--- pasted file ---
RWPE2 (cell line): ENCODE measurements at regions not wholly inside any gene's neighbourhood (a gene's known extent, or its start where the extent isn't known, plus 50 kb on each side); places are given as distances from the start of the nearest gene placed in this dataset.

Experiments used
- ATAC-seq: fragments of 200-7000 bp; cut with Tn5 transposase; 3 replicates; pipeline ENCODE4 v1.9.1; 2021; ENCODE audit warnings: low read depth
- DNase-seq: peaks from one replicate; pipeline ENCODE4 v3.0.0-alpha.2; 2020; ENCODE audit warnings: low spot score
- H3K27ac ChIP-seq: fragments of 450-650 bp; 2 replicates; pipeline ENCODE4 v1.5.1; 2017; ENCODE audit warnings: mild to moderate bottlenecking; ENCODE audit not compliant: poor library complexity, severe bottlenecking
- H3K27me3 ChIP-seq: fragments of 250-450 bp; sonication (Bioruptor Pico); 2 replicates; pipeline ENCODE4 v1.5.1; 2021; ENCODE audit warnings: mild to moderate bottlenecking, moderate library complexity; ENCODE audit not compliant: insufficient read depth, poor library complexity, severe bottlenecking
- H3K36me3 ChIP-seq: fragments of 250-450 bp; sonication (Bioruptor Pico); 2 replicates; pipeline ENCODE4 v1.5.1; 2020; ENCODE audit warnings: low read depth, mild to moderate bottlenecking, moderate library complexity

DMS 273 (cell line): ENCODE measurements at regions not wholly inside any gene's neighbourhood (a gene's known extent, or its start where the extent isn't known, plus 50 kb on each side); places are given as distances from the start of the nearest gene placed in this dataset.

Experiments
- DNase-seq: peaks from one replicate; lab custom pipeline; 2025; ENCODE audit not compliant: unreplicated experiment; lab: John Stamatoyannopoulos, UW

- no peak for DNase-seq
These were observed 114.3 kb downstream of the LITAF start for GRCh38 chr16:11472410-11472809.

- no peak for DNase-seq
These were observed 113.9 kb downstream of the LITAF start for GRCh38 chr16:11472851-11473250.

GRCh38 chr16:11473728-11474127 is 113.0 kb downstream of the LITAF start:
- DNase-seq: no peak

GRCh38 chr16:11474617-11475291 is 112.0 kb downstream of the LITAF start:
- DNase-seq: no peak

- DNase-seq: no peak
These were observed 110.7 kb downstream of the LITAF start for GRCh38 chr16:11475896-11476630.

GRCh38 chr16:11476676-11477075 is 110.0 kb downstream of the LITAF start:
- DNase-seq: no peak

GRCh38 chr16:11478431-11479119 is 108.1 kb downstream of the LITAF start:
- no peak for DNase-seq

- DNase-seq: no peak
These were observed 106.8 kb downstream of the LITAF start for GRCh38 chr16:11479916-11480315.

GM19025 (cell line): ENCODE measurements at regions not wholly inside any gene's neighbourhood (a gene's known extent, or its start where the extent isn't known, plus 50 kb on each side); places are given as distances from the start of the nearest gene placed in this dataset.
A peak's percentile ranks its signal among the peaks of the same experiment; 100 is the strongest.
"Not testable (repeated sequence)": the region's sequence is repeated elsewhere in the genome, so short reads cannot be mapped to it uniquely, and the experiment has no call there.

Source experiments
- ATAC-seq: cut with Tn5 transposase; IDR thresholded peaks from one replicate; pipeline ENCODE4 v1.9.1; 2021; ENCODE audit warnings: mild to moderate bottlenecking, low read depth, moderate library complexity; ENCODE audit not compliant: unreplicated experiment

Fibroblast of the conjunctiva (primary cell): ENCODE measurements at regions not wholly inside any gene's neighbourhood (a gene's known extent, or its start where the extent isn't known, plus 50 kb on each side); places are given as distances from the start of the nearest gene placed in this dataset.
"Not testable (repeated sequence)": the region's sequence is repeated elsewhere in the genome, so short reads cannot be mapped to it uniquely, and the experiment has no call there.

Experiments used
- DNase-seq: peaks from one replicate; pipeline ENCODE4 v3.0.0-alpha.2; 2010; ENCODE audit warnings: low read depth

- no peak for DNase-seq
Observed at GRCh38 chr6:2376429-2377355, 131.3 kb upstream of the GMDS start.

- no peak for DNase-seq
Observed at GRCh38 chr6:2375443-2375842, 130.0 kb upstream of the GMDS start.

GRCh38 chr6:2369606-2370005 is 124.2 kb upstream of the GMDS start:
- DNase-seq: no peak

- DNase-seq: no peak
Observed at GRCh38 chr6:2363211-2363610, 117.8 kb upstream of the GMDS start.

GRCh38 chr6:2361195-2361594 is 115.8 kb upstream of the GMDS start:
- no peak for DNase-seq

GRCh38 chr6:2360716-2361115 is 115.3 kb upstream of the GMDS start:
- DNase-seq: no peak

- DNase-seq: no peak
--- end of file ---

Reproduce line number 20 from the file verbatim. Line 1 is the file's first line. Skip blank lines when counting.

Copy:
These were observed 110.7 kb downstream of the LITAF start for GRCh38 chr16:11475896-11476630.